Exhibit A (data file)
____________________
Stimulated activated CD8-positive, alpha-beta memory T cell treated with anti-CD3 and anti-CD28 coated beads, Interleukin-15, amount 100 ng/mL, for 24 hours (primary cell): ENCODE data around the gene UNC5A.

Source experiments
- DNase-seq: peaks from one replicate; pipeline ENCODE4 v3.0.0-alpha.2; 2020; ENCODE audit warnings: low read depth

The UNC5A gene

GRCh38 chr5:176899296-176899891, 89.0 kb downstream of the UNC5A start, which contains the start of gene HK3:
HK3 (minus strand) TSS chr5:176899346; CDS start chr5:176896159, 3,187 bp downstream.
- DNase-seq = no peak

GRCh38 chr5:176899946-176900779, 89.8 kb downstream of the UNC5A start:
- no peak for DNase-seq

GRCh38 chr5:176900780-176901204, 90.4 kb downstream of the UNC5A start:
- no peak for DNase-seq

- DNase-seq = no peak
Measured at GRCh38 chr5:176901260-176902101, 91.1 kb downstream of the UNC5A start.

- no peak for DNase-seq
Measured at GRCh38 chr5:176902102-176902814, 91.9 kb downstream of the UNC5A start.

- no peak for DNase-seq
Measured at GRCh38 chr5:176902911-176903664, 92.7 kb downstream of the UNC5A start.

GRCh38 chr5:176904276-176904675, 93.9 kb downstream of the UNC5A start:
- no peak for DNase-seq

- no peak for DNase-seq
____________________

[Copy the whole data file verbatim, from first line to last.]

Stimulated activated CD8-positive, alpha-beta memory T cell treated with anti-CD3 and anti-CD28 coated beads, Interleukin-15, amount 100 ng/mL, for 24 hours (primary cell): ENCODE data around the gene UNC5A.

Source experiments
- DNase-seq: peaks from one replicate; pipeline ENCODE4 v3.0.0-alpha.2; 2020; ENCODE audit warnings: low read depth

The UNC5A gene

GRCh38 chr5:176899296-176899891, 89.0 kb downstream of the UNC5A start, which contains the start of gene HK3:
HK3 (minus strand) TSS chr5:176899346; CDS start chr5:176896159, 3,187 bp downstream.
- DNase-seq = no peak

GRCh38 chr5:176899946-176900779, 89.8 kb downstream of the UNC5A start:
- no peak for DNase-seq

GRCh38 chr5:176900780-176901204, 90.4 kb downstream of the UNC5A start:
- no peak for DNase-seq

- DNase-seq = no peak
Measured at GRCh38 chr5:176901260-176902101, 91.1 kb downstream of the UNC5A start.

- no peak for DNase-seq
Measured at GRCh38 chr5:176902102-176902814, 91.9 kb downstream of the UNC5A start.

- no peak for DNase-seq
Measured at GRCh38 chr5:176902911-176903664, 92.7 kb downstream of the UNC5A start.

GRCh38 chr5:176904276-176904675, 93.9 kb downstream of the UNC5A start:
- no peak for DNase-seq

- no peak for DNase-seq